House, Senate at odds on new authority for cyber war unit

House, Senate at odds on new authority for cyber war unit

The Senate version of the annual defense authorization bill, released Thursday night, veers away from its House counterpart on a change in authority for the U.S. military’s cyber unit.

The House National Defense Authorization Act (NDAA) — which cleared the lower chamber on Wednesday — would elevate U.S. Cyber Command to a standalone warfighting entity.

ADVERTISEMENT

But the provision was notably absent from the Senate version, despite hints from leading Armed Services Committee lawmakers that they were weighing the move.

Chairman John McCainJohn Sidney McCainTrump gives nod to vulnerable GOP Sen. McSally with bill signing Democrats need a 'celebrity' candidate — and it's not Biden or Sanders Juan Williams: The high price of working for Trump MORE (R-Arz.) and ranking member Jack ReedJohn (Jack) Francis Reed Embattled senators fill coffers ahead of 2020 Senators show deep skepticism on Space Force proposal Barr says 'spying' took place on Trump campaign MORE (D-R.I.) both signaled their support for the idea during an April hearing on the unit.

Cyber Command is currently under the authority of Strategic Command, meaning it must obtain permission before it conducts cyber operations.

Stumping for the move during the April hearing, unit head Adm. Michael Rogers said elevating the unit to a full combatant command would make it more nimble and “generate better mission outcomes.”

The move appeared to have widespread support from lawmakers, who were also skeptical that the unit should remain under the roof of the National Security Agency (NSA), where it currently shares a commander with the spy agency.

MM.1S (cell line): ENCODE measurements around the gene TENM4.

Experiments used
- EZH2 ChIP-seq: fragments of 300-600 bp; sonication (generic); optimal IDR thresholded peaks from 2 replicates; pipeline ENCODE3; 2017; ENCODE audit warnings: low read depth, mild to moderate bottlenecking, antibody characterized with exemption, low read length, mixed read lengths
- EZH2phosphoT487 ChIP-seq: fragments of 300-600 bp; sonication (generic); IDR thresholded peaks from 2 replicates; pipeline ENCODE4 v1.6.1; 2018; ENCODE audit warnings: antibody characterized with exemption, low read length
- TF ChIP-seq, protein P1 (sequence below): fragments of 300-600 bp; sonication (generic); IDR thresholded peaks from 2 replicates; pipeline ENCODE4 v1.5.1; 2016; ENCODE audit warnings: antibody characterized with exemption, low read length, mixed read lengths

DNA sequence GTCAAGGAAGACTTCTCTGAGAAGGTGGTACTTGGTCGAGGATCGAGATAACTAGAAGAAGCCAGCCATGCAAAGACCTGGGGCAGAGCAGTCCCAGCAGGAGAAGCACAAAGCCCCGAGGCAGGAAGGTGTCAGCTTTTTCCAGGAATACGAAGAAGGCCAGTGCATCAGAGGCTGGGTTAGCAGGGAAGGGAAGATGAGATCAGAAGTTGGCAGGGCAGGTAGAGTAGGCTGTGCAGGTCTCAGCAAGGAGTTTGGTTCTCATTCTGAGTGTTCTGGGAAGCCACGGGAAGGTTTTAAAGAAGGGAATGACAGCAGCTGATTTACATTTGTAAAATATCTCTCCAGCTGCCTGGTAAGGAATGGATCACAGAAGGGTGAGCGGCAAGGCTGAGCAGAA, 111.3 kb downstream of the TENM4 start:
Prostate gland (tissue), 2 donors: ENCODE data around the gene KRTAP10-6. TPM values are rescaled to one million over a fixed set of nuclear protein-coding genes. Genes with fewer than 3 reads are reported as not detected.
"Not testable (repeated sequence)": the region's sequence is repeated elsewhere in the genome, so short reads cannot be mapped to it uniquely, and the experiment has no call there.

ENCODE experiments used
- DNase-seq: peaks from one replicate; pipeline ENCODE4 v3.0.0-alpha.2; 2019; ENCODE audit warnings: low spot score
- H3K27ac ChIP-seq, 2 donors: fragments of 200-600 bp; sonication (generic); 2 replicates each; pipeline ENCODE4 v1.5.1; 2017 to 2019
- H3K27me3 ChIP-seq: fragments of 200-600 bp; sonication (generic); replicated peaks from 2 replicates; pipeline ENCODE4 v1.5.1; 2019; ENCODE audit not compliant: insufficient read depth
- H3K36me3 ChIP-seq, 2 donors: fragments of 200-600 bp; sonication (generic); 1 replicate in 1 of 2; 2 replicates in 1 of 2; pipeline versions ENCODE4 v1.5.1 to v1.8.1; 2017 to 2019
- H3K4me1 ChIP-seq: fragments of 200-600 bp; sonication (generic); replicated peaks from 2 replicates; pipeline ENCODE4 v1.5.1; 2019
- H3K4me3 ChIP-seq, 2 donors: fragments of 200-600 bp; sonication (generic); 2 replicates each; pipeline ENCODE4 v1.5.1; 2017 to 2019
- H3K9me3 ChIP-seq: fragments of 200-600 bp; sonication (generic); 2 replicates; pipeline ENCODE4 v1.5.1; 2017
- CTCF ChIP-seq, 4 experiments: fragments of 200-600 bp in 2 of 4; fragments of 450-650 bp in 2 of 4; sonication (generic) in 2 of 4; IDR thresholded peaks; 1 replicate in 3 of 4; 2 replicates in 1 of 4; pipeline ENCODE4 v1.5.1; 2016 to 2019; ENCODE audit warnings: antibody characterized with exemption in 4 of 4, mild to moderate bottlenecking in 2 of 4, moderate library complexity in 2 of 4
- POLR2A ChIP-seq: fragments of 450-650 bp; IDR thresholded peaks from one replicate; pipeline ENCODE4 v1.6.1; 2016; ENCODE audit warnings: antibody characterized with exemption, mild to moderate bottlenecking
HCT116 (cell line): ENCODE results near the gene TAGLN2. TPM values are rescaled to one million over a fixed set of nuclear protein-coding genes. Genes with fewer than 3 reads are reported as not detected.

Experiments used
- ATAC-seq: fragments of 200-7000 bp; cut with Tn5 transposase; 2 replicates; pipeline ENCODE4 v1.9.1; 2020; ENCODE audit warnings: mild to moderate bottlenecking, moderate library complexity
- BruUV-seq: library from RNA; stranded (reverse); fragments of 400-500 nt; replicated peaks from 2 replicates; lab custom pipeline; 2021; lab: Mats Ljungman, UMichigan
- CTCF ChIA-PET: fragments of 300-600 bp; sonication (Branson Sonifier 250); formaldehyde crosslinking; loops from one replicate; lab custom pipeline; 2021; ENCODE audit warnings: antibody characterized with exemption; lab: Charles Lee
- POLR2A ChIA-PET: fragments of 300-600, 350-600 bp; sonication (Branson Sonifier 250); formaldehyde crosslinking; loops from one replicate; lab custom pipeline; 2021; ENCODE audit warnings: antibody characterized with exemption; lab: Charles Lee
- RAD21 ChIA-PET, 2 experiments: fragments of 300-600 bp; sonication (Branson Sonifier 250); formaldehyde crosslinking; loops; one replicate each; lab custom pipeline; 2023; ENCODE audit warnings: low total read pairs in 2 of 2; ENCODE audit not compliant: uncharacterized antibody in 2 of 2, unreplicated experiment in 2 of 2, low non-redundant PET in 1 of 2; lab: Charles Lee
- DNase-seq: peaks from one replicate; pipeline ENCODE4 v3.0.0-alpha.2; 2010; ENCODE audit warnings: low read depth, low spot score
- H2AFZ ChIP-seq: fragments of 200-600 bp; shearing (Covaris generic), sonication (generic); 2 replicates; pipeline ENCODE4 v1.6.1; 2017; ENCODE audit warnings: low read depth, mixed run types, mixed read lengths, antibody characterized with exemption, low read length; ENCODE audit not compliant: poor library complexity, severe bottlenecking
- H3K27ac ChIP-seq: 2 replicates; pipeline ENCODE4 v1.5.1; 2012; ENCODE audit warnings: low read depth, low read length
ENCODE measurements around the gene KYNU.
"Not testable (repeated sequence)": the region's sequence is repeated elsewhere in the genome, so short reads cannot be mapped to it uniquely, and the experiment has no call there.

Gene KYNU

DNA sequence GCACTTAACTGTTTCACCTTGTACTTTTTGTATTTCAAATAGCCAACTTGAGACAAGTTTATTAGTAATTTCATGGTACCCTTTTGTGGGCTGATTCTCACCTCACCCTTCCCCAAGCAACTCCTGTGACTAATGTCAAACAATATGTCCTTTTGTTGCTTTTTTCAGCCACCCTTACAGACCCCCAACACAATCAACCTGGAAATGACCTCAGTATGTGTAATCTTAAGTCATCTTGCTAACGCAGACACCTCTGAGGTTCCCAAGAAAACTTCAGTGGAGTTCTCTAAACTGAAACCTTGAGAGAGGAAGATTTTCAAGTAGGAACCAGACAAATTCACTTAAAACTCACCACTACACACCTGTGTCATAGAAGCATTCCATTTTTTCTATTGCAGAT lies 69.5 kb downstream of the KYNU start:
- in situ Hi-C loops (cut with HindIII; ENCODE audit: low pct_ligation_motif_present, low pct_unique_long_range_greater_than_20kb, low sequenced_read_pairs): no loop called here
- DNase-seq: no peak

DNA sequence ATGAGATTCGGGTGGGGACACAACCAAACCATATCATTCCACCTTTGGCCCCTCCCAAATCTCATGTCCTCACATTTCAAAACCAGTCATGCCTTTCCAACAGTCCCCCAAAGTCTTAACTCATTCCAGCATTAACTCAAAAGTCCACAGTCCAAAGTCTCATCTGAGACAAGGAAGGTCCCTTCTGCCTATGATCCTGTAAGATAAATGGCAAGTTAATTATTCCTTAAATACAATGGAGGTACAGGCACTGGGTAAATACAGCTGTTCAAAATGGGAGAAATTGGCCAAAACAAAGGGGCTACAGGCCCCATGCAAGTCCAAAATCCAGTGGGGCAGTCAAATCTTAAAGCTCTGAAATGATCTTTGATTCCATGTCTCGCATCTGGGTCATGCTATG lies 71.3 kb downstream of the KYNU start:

“If we move in the direction, which I think we are, of setting up Cyber Command as its own independent combatant command, to have the same person trying to run those two agencies I just think is impractical and almost impossible,” Sen. Angus KingAngus Stanley KingAngus King: 'Mueller passed the obstruction question to the Congress and Barr intercepted the pass' Hillicon Valley: Washington preps for Mueller report | Barr to hold Thursday presser | Lawmakers dive into AI ethics | FCC chair moves to block China Mobile | Dem bill targets 'digital divide' | Microsoft denies request for facial recognition tech Dems introduce bill to tackle 'digital divide' MORE (I-Maine) said during the hearing.

The White House, however, opposes a statutory requirement that the unit be elevated.

The administration, which is threatening a veto on the House version of the bill, argues that the secretary of Defense and chairman of the Joint Chiefs of Staff “should retain the flexibility to recommend to the President changes to the unified command plan that they believe would most effectively organize the military to address an ever-evolving threat environment.”

The Senate bill hews to the administration position, placing a limitation on ending Rogers’s “dual-hat” role.

According to the language of the bill, the Secretary of Defense may not end the arrangement until the Secretary and the Chairman of the Joint Chiefs of Staff “jointly determine and certify to the appropriate committees of Congress that the end of that arrangement will not pose risks to the military effectiveness of the United States Cyber Command that are unacceptable in the national security interests of the United States.”

Rogers has said that while he supports elevating Cyber Command to a fully combatant command, he does not believe that the unit is ready to come out from under the umbrella of the NSA.

“I agree in the long run. But the reality is we’re just not ready to do that today,” Rogers said in April, noting that the unit’s structure was established six years ago to take advantage of NSA resources.

The two bills also differ in their approach to spending and Army size.

The version of the NDAA passed by the Senate Armed Services Committee last week adheres to the Obama administration’s 2017 budget request and the 2015 Bipartisan Budget Act.

It would also authorize an Army size consistent with the administration’s request of 460,000 troops, compared to 480,000 authorized by the House version.

“My friends in the House and I share the same goal of restoring these arbitrary cuts to military capability and capacity,” McCain said Thursday. “The House has adopted one approach. The Senate has adopted a different path to reach the same objective.”